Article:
Neurology Networks tries to offer broad exposure to various topics that may be presented on the veterinary neurology board exam.

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HUMAN PAPER: “Cyclosporine-Associated Neurotoxicity: The Need for a Better Guide for Immunosuppressive Therapy”

Leslie W. Miller, MD

Circulation. 1996; 94:1209-1211


In humans, cyclosporine can have several neurotoxic effects.  Incidence can range from 10-25% with increasing risk the longer a person is on the drug.  Clinical signs can include tremors, restlessness, dysesthesias of the palms and soles, seizures, and altered mental status with confusion and visual or auditory hallucinations; cortical blindness, encephalopathy, and coma are less common. Signs referable to the caudal fossa are most common . The signs usually resolve in the reverse order of appearance after discontinuing the drug with visible improvement in 2/3 patients within 48 hours and all patients when given several days/ weeks.  Risk factors include previous seizures or a cerebral vascular accident, hypertension, cholesterol <100 mg/mL, concomitant use of intravenous methylprednisolone, hypertension, hypomagnesemia, and high cyclosporine levels.  Diagnosis is by exclusion and response to stopping the drug.  MRI sometimes shows small, slight symmetrical hyperintensities on T2 images.  Proposed MOA include hypocholesterolemia (increases percentage of unbound lipophilic drugs and can increase LDL receptors which can lead to increased cyclosporine in the brain), hypomagnesemia(cyclosporine causes proximal tubule dysfunction and increased magnesium clearance which can lower the seizure threshold), cyclospoine-stimulated release of endothelin (causes microvascular damage and BBB permeability), and direct toxic effect which can be associated with demyelination.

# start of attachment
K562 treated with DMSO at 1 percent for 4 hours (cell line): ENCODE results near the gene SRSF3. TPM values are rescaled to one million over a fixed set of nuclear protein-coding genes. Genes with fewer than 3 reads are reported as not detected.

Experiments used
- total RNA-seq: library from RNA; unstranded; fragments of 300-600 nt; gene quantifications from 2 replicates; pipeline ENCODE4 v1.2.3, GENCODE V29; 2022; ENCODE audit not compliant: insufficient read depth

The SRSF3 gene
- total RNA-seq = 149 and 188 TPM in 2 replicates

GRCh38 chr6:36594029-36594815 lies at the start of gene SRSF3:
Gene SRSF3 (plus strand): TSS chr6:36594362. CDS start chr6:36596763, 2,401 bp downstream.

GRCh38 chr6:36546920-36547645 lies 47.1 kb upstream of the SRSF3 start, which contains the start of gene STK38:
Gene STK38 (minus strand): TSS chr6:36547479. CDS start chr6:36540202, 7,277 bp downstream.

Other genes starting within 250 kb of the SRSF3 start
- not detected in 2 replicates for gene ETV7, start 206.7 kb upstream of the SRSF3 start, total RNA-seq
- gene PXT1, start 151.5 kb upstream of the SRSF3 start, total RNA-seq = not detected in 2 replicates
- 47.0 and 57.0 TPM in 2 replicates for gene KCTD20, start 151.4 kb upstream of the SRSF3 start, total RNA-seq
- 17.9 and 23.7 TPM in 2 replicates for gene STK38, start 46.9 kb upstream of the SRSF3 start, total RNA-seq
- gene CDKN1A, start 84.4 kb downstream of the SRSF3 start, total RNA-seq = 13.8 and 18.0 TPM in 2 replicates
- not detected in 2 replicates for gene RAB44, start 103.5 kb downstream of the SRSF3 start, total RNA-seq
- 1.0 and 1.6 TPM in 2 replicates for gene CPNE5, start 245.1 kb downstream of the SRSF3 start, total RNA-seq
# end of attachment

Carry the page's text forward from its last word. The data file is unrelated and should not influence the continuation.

**Informal note: Neurotoxicity in dogs is thus far unreported in the literature, but several anecdotal reports are present in the VIN message boards.  This article was included on this site because of a case presented to us with multifocal (predominantly caudal fossa) signs on long-term cyclosporine for dermatologic problems.  Systemic workup with additional brain MRI and CSF were inconclusive.  Cyclosporine was discontinued on 8/6/13.  Ultimate outcome is pending.



“Suspected chlorambucil-related neurotoxicity with seizures in a dog”

Antonio Giuliano

Journal of Small Animal Practice •Vol 54 •August 2013

8yr Saluki with lymphoma and nephritic syndrome.  48 hours after dosing (20mg/m2 with Prednisone) the dog developed lethargy and cervical ventroflexion.  The dog was dosed with dexamethasone and improved in 24 hours.  48 hours after the next dose, the dog showed similar signs, which only temporarily improved with dexamethasone.  The dog developed seizures and was euthanized. 

This is a letter to the editor, so is sparse in supporting evidence.  There is no neuro or systemic workup.  In humans, nephritic syndrome affects albumin levels which can impact bound/unbound levels; this was not recorded in this dog.  It is not known if the improvement in clinical signs are from drug metabolism or from the steroid administration.  Steroids can increase the brain’s sensitivity to neurotoxins (like in cyclosporine), so it was speculated that the steroids may have contributed to the development of seizures.